One of the most fascinating sections of A Treasury on Aisha is that of Aisha’s political involvement. In traditional Islamic education we often learn of Aisha’s role as a religious teacher who both men and women used to learn from, but seldom do we learn about Aisha in terms of the political roles she played.
“Muslim women's leadership is contested, women's right to being in the public space, whether that's politically or otherwise is contested, so I wanted to be able to demonstrate that not only was Aisha in that public space and very much a key figure in shaping that public space, part of which was political engagement,” says Dr Rehman.
“During Abu Bakr and Umar’s reigns, she was very much an advisor to both of them. And then in Uthman’s reign she continued to play that advisory role, but she wasn't listened to in quite the same way. Her home and the home of Um Salama became a hub for people to come and present their grievances. They [Aisha and Um Salama] petitioned him [Uthman] and they warned and advised him. And at the same time, when he was murdered, they stood up for justice for him because, for all that they were correcting him, they were staying within the boundary of the Shariah. When Ali comes into power Aisha is holding him to account to ensure that those who were responsible for the murder of Uthman are brought to justice. And I love this about her, that she was always for the truth.”
"I hope Muslim men will follow in the footsteps of the male Companions of the Prophet who consistently went to Aisha for learning, understanding, and clarification"
What is clear about this book is that it is not one intended to be read only by women. Aisha bint Abi Bakr is often presented as a figure for Muslim women to read about and aspire to, but she is a role model for Muslim men too.
“At the very beginning of my book, I write that I hope Muslim men will follow in the footsteps of the male Companions of the Prophet who consistently went to Aisha for learning, understanding, and clarification. If they heard something they were unsure about, they would go to Aisha first or they would send someone to Aisha to corroborate or correct or clarify a situation or a statement. So why would Muslim men of today not have something to learn from her?”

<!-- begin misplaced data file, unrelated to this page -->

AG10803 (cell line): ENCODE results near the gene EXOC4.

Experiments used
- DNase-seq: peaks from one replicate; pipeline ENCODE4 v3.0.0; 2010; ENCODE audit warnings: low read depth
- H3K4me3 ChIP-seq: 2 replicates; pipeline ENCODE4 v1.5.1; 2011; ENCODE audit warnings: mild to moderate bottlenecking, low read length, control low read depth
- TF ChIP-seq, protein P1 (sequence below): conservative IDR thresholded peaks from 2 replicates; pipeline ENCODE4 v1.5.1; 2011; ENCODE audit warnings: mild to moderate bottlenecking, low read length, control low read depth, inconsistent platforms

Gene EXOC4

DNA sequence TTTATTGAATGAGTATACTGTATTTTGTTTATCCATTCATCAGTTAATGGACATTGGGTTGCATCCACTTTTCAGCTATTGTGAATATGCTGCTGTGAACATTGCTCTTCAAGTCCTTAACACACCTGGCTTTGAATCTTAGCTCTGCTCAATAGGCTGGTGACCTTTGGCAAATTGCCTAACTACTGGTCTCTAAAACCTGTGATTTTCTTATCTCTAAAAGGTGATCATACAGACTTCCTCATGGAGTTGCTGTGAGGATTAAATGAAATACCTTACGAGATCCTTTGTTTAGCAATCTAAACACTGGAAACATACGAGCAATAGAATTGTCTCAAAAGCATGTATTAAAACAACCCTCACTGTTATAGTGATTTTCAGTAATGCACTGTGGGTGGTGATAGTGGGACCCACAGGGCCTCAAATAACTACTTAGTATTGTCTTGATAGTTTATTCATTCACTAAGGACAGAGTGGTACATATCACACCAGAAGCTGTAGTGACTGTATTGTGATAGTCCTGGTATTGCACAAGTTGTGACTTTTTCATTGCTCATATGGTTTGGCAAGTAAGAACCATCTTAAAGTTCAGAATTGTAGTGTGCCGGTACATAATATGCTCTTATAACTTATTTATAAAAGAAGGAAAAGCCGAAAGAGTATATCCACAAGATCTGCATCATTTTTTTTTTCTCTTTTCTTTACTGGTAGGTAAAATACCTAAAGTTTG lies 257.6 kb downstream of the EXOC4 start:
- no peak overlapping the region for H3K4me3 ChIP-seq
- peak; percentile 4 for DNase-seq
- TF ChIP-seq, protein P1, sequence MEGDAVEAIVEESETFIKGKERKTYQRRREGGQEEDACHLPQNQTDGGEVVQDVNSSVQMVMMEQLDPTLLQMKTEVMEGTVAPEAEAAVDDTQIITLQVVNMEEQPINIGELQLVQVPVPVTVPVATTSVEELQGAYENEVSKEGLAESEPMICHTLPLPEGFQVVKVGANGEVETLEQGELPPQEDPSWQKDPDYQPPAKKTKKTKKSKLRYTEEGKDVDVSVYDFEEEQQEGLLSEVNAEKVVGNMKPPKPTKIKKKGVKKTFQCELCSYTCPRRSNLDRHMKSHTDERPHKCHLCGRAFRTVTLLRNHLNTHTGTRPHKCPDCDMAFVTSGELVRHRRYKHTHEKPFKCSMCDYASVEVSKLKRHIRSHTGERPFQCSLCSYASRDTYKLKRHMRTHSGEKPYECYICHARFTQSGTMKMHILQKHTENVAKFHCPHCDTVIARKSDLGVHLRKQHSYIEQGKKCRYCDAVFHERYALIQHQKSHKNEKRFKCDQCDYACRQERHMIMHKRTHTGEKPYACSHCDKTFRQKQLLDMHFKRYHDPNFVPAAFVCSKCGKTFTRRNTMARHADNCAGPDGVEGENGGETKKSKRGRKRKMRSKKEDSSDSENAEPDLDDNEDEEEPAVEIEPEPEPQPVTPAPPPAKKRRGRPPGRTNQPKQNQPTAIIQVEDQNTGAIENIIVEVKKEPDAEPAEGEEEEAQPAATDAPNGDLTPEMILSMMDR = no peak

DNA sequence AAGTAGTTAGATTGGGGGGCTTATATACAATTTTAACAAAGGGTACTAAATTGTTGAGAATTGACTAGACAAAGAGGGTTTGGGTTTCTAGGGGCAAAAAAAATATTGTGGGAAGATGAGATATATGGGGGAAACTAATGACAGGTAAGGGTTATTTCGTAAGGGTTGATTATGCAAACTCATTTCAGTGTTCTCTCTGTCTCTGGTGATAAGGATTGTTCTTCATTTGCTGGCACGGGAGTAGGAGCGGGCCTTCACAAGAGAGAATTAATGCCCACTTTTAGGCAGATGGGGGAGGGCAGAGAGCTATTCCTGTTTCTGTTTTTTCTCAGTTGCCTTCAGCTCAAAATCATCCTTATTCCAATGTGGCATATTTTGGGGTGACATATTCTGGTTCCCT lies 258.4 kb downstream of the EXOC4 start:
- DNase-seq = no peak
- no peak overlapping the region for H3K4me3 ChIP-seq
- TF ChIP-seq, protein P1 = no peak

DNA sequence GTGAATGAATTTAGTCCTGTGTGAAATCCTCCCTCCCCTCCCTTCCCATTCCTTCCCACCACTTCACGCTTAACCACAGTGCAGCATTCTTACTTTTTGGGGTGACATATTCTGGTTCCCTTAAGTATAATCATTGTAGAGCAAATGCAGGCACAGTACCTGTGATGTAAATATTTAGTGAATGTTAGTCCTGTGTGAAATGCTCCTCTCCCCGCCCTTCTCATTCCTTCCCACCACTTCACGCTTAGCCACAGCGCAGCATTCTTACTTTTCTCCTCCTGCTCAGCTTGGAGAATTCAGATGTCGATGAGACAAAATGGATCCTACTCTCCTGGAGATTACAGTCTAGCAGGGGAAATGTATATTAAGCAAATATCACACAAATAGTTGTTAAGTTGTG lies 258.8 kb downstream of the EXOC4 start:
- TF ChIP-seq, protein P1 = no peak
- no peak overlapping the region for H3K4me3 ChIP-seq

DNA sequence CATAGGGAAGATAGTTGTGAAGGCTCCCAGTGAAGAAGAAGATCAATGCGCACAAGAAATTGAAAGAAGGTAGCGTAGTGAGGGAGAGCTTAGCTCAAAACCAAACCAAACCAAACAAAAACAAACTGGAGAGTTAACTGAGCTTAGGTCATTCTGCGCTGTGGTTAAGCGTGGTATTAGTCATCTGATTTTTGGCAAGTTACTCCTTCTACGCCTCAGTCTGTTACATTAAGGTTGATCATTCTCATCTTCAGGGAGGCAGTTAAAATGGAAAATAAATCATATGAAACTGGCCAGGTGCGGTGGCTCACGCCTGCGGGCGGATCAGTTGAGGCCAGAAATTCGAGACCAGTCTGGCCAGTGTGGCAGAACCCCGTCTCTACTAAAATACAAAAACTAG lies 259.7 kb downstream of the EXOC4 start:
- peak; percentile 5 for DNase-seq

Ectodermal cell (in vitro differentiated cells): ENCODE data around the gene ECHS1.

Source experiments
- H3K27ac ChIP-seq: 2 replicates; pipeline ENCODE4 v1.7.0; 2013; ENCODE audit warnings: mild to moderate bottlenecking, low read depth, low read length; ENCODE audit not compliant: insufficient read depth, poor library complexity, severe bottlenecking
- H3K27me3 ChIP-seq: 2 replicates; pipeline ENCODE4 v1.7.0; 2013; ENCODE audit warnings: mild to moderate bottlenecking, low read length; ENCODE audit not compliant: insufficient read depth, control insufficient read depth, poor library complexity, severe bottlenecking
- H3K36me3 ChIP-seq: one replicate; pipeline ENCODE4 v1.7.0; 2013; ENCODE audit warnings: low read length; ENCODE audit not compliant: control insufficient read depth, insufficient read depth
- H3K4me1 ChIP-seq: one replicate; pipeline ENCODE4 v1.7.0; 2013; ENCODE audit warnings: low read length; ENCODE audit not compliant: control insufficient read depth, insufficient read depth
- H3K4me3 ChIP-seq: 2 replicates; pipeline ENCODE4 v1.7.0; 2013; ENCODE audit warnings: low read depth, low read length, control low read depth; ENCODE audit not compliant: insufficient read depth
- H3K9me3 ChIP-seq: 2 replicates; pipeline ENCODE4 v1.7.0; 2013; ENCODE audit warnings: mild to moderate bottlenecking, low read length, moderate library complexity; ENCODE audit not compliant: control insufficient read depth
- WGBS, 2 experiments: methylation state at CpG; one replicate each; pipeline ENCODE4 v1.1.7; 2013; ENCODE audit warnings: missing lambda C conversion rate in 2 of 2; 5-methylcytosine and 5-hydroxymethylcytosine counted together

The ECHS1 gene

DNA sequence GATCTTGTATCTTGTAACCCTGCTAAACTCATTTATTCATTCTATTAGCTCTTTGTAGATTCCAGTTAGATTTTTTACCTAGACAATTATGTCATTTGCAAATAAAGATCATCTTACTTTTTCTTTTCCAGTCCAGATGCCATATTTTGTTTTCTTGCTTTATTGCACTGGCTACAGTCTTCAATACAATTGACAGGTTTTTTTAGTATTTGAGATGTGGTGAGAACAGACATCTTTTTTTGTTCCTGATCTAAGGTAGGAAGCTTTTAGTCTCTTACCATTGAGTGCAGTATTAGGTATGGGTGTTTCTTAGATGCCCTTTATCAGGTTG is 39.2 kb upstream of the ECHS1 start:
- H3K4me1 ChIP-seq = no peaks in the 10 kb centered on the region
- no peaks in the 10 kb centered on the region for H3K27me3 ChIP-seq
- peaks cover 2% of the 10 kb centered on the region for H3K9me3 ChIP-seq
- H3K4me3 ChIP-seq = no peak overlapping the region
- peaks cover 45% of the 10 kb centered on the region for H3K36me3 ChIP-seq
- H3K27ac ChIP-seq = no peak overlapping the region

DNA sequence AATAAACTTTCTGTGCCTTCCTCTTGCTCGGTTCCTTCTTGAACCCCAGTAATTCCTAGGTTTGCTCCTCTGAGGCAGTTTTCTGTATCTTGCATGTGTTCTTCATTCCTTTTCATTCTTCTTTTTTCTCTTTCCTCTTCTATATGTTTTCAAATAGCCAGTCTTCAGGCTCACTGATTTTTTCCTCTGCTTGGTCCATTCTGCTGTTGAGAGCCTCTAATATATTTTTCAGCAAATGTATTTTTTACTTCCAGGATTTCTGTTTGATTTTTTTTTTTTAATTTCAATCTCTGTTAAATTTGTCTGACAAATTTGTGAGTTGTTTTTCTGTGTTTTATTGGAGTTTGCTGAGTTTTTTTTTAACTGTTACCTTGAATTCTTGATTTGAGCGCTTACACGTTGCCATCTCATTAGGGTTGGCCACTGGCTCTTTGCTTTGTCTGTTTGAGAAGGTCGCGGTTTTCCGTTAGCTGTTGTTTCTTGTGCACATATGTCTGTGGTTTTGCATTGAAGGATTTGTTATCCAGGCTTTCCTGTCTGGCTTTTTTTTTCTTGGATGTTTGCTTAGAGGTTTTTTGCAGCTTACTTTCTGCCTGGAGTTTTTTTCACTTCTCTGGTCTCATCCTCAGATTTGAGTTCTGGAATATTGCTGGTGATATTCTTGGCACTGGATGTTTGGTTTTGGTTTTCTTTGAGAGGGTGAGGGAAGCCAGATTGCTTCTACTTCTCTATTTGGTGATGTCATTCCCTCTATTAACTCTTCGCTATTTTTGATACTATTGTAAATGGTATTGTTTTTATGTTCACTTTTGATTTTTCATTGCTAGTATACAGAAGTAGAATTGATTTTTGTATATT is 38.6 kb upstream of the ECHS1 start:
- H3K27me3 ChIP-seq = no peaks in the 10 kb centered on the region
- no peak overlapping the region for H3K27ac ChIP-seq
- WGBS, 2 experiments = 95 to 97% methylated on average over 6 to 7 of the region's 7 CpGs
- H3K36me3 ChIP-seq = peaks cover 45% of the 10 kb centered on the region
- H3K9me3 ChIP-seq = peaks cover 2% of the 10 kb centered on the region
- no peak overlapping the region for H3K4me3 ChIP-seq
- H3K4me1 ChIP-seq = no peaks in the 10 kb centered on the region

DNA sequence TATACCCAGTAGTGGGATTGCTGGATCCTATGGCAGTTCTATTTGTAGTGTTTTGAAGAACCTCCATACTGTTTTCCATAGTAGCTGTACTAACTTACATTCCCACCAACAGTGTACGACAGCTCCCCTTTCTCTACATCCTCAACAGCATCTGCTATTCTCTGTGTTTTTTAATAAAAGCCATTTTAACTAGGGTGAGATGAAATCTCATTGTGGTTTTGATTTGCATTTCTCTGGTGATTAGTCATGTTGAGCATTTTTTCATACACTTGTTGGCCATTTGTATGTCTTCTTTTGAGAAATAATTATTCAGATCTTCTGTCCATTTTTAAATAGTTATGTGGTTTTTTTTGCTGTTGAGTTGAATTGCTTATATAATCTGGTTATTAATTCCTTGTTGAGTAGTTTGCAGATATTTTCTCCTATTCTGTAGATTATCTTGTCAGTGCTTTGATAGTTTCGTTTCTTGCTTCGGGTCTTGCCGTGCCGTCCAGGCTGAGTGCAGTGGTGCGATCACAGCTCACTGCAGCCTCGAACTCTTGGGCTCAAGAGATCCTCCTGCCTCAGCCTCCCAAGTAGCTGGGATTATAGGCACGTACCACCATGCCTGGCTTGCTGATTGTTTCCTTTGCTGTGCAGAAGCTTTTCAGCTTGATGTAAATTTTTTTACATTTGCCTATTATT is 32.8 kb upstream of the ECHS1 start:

Dr Sofia Rehman is one in a recent line of female Islamic scholars who not only teach Islamic knowledge but also produce it. Not only does A Treasury of Aisha present Aisha’s statements, but it also includes Dr Rehman’s own commentary on the lessons that can be learned in each scenario.
As ever, Dr Rehman writes in a way that makes religious knowledge accessible to readers. We have had female Islamic teachers for centuries, but it has been a long time since we have had female Islamic scholars producing knowledge (not to be confused with female Islamic writers or thinkers in the 20th century who have written works which simply endorse works by male writers or thinkers.) One question I had for Dr Rehman is whether she worries about male readers recognising the authority of her work.
“I think it's because it’s a novelty. We have suffered for many centuries without Muslim female production of knowledge. I think people conflate teaching with the production of knowledge. They're not the same thing, so somebody can learn whatever subject it is that they learn in Islam and go on to teach that, but to produce knowledge takes a completely different level of engagement with the tradition, it’s using critical tools to analyse the tradition, understanding the context that we're in and going to the tradition with those questions. Seeking answers that are relevant for our contemporary issues. That's a completely different ball game and I don't think that there are even many male scholars either that do that.”
“We really need male allies to stand up and say right now we're going to start learning from Muslim women," Sofia concludes. "We are going to start taking them seriously. I don't think this is a specifically Muslim issue. There's this lack of trusting the authority of women when they speak, even as they speak on things that they have better insight on.”
“With more Muslim women coming forward as writers, as authors, as professionals in various fields we are becoming increasingly visible so I think it's just a case of building critical mass until we become ubiquitously present and it becomes impossible to ignore what we're saying, and it becomes impossible to deny the impact of what we're saying as well or the validity of what we're saying.”
Yousra Samir Imran is a British Egyptian writer and author who is based in Yorkshire. She is the author of Hijab and Red Lipstick, published by Hashtag Press.
Follow her on Twitter: @UNDERYOURABAYA